Rise of the Art Insta-Collectors: Buying Big Names They Don’t Even Love by Richard Kirshenbaum
A selection of lots from the ‘Motorcars’ session of Bonham’s Quail Lodge Auction.
For those that have a recollection of the eighties, chances are that ALF brought some moments of joy to your life. For this weekend only, you can take a trip down TV memory lane at Young & Reckless’ ridiculous pop-up show inside Known Gallery featuring ALF collectibles and inspired art by Morning Breath, Grant Cobb, Tristan Eaton, Cleon Peterson and OMENS. We caught up with our friend Roger Gastman who put the show together for a chat about all things ALF.
Why Alf? What’s your connection to this fuzzy little dude?
I have been down with ALF since ’86 when he came out! I had posters in my room, t-shirts. I was a fan. I had bootleg DVDS of the show before they got released for real. I pick up various pieces of ALF junk when I see them. A few years back in 2012 when the whole let’s vote for the president thing was going on, I didn’t really like either guy so I went out and bought “Gordon “ALF” Shumway for president badges and handed them out to friends.
A home contractor working on his own for the first time, found a copy of the 1938 Action Comics #1—”The most important comic book in the history of comic books”—stuffed in a wall while doing renovation. What followed was excitement and a heated argument with his wife’s aunt during which she grabbed the comic book. When he went to take it back, she held on, and the cover ripped, downgrading “the comic book’s condition to a 1.5 on a 10-point scale.” In-laws, they’re the worst.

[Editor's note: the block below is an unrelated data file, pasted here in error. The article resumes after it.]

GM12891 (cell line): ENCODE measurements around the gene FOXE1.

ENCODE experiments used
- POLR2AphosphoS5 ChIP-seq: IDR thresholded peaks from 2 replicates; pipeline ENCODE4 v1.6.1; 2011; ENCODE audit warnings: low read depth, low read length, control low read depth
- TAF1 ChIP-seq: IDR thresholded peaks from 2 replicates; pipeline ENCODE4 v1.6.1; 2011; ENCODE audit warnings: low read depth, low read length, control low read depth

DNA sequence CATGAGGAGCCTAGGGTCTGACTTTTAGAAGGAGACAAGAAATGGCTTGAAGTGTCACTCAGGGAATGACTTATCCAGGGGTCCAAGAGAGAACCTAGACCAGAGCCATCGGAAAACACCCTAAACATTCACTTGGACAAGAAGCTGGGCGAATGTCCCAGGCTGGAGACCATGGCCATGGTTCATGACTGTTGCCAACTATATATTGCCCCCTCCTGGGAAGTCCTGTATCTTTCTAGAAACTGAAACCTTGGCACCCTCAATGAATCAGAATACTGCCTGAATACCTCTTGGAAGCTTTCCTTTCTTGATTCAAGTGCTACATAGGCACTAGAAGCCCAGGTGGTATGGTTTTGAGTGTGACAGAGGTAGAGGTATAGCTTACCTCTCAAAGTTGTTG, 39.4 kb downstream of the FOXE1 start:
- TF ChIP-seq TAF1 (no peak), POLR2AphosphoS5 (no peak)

Recently, a two-album collection containing 400 images of Los Angeles gang and prison photos taken between 1977 and 1993 sold for $45,000. Pete Brook of Prison Photography writes about the the journey the collection took to market, and ponders the difference between moneyed collectors and preservationists.
The first time we saw the inscription “I’m Sorry I Bet On Baseball” on a baseball autographed by Pete Rose, we felt a pang of sympathy for the guy. But now—as evidenced by these new signed baseballs—those feelings are gone.